Ipswich dinosaurs a hit with self-proclaimed prehistoric ace
LIFE-SIZE dinosaurs have returned to Rosewood for the first time in more than 165 million years.
A theropod, known as the Rosewood Swamp Tramper, is the centrepiece of the new display at Johnston Park on John St, Rosewood.
The project was first mooted in 2016 to pay homage to the region's prehistoric past.
Experts were able to confirm the previous discovery of dinosaur footprints in the mines around Rosewood.
Aiden Makowski spent some time at Johnston Park yesterday.
"They're pretty cool,” he said. "They look really life like.”
Aiden, 10, is a self-confessed lover of dinosaurs.
Each day he does a quiz about the prehistoric creatures and shares facts with his parents.
The family stopped by the park yesterday after hearing about the new statues.
Ipswich City Council workers set the dinosaurs in the foundation this week.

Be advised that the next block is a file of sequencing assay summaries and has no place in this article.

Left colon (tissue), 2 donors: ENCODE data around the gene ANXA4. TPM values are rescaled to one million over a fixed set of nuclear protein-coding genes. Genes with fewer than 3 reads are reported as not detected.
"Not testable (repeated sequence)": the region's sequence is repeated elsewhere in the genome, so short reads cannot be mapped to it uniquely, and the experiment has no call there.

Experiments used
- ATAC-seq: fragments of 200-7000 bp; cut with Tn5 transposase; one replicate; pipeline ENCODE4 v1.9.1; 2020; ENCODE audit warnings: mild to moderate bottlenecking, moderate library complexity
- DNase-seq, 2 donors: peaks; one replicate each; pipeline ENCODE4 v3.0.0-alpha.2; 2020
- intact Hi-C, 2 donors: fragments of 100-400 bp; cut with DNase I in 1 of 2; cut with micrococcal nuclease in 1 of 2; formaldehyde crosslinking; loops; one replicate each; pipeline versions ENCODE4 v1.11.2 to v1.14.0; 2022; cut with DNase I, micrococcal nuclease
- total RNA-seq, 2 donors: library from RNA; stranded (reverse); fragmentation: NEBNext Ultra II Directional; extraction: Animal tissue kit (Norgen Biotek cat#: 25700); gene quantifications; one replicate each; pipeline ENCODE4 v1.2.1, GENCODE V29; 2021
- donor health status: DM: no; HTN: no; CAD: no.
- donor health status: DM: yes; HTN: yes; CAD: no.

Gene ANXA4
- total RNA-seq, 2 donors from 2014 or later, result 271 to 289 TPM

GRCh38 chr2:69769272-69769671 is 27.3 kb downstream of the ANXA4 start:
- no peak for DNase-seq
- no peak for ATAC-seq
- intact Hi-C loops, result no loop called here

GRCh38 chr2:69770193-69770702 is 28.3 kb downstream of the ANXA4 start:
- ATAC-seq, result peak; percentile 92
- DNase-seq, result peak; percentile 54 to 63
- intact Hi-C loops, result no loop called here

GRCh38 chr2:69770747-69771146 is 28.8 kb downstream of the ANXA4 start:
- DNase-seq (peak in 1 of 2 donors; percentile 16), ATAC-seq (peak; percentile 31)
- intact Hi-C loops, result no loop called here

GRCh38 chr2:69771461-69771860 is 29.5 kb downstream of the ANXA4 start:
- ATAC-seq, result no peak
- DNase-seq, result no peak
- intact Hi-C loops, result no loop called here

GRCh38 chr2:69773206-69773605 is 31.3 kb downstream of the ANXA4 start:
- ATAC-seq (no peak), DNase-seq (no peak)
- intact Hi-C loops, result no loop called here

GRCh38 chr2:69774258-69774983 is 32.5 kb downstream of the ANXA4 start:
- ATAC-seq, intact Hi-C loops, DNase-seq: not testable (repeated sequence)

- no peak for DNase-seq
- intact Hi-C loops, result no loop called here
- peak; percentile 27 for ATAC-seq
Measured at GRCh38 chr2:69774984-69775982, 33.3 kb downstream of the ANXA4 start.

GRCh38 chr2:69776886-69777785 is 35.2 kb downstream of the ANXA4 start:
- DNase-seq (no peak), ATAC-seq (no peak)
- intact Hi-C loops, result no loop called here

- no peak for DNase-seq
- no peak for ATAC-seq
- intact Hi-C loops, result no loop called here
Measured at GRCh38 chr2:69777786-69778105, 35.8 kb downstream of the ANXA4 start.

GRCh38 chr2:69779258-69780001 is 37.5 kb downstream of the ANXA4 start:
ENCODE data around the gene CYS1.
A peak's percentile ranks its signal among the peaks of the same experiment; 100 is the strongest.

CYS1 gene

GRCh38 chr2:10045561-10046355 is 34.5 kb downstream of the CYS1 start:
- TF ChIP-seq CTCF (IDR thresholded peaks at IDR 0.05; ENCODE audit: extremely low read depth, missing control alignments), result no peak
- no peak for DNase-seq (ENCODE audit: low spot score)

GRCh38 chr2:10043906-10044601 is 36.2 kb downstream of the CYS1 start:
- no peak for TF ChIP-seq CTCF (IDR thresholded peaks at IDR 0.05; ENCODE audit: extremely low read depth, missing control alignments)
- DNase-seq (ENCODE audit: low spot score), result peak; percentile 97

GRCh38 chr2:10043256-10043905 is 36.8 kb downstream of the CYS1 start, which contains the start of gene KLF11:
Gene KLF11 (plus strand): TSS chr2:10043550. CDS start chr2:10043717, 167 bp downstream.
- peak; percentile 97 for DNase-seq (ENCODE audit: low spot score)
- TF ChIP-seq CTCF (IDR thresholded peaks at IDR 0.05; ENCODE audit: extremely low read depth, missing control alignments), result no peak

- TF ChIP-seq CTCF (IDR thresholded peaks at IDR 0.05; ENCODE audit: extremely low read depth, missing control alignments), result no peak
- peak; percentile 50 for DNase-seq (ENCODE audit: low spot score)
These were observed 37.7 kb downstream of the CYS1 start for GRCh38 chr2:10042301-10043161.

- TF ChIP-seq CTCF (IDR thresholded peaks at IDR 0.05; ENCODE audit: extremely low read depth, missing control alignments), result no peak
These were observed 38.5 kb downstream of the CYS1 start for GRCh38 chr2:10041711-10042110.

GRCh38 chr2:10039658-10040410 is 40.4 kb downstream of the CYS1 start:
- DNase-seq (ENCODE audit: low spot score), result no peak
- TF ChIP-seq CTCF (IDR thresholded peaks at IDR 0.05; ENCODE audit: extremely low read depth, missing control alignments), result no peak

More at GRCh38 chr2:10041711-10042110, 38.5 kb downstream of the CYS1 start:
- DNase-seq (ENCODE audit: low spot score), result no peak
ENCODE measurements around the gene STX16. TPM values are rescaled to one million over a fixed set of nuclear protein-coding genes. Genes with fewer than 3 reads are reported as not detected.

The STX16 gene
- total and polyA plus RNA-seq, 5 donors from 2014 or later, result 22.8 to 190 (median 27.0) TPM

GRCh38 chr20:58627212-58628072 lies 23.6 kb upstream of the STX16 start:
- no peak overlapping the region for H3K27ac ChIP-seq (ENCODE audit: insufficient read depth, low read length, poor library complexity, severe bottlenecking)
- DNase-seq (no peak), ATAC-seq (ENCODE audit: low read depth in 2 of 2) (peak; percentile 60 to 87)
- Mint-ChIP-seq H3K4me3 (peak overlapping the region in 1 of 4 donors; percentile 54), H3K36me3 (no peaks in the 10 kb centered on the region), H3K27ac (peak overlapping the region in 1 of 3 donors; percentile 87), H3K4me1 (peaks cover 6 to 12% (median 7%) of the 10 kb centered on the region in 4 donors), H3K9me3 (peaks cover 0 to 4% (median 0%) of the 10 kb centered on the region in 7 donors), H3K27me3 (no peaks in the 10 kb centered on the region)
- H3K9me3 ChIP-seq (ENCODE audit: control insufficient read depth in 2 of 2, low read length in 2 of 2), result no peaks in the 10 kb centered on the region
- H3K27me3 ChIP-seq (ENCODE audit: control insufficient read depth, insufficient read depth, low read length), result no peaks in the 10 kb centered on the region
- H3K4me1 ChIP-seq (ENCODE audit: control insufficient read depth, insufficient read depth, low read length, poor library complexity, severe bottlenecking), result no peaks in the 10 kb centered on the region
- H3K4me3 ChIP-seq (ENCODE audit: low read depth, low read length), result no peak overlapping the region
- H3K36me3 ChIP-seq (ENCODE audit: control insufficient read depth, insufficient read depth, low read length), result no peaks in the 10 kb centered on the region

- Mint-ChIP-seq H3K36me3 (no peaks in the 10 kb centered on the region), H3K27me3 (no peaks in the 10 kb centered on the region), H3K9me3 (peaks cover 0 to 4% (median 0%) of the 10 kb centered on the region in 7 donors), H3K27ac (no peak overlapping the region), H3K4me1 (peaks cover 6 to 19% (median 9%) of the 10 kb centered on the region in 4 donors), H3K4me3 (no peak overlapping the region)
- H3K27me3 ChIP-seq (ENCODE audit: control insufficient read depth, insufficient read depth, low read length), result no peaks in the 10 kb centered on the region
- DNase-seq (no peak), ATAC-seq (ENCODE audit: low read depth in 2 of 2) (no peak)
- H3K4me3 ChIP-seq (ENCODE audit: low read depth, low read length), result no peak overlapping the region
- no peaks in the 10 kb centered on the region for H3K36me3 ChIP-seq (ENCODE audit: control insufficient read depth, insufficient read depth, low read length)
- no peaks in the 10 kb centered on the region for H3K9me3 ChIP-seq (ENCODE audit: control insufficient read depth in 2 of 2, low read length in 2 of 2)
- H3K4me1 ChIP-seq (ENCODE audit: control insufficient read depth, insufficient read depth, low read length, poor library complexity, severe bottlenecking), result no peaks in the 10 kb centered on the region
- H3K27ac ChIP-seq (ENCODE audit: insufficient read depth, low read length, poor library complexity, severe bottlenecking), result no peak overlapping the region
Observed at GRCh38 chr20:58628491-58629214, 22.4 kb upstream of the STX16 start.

Evidence for the occurrence of Rosewood dinosaurs and in neighbouring areas comes in the form of fossilised footprints.
The Rosewood fossils are contained in rock located up to 140 metres below the surface and were discovered between the 1930s and 1990s during tunnel-mining for coal.
Almost a dozen Rosewood underground mines are known to have contained dinosaur footprints, most notably are the Lanefield, Westvale, Oakleigh, Roughrigg collieries.
Theropod footprints are the most common dinosaur fossil in the Rosewood area and may reflect the region's ancient swamp settings were a preferred environment for these meat-eater dinosaurs.
David Pahlke, who as councillor commissioned the project, said Ipswich was the best site in Australia for fossils.
"Anything that brings tourism dollars to Rosewood we should all be in favour of,” he said.
- Hayden Johnson